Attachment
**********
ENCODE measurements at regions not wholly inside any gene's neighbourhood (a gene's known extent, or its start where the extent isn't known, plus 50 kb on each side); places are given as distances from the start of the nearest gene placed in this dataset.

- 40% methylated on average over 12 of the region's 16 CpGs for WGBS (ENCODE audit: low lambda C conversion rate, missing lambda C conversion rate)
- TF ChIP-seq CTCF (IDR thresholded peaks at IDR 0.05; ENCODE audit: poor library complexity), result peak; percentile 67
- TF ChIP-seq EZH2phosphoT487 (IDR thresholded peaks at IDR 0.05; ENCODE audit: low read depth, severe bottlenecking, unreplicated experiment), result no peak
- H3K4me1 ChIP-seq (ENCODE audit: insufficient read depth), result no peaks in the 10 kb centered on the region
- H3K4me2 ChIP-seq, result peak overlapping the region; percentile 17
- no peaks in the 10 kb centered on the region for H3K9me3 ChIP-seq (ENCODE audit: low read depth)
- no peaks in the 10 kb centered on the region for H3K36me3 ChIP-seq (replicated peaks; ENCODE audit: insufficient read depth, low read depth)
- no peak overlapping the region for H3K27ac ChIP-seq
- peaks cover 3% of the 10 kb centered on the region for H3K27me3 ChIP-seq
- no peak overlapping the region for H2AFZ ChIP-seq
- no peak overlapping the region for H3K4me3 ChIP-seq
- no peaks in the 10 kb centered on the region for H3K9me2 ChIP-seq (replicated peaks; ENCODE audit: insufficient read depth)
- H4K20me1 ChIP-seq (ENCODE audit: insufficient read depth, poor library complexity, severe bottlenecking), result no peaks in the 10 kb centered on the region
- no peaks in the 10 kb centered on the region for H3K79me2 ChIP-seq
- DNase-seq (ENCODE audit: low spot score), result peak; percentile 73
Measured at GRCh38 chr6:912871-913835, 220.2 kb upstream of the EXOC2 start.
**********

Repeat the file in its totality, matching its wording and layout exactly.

ENCODE measurements at regions not wholly inside any gene's neighbourhood (a gene's known extent, or its start where the extent isn't known, plus 50 kb on each side); places are given as distances from the start of the nearest gene placed in this dataset.

- 40% methylated on average over 12 of the region's 16 CpGs for WGBS (ENCODE audit: low lambda C conversion rate, missing lambda C conversion rate)
- TF ChIP-seq CTCF (IDR thresholded peaks at IDR 0.05; ENCODE audit: poor library complexity), result peak; percentile 67
- TF ChIP-seq EZH2phosphoT487 (IDR thresholded peaks at IDR 0.05; ENCODE audit: low read depth, severe bottlenecking, unreplicated experiment), result no peak
- H3K4me1 ChIP-seq (ENCODE audit: insufficient read depth), result no peaks in the 10 kb centered on the region
- H3K4me2 ChIP-seq, result peak overlapping the region; percentile 17
- no peaks in the 10 kb centered on the region for H3K9me3 ChIP-seq (ENCODE audit: low read depth)
- no peaks in the 10 kb centered on the region for H3K36me3 ChIP-seq (replicated peaks; ENCODE audit: insufficient read depth, low read depth)
- no peak overlapping the region for H3K27ac ChIP-seq
- peaks cover 3% of the 10 kb centered on the region for H3K27me3 ChIP-seq
- no peak overlapping the region for H2AFZ ChIP-seq
- no peak overlapping the region for H3K4me3 ChIP-seq
- no peaks in the 10 kb centered on the region for H3K9me2 ChIP-seq (replicated peaks; ENCODE audit: insufficient read depth)
- H4K20me1 ChIP-seq (ENCODE audit: insufficient read depth, poor library complexity, severe bottlenecking), result no peaks in the 10 kb centered on the region
- no peaks in the 10 kb centered on the region for H3K79me2 ChIP-seq
- DNase-seq (ENCODE audit: low spot score), result peak; percentile 73
Measured at GRCh38 chr6:912871-913835, 220.2 kb upstream of the EXOC2 start.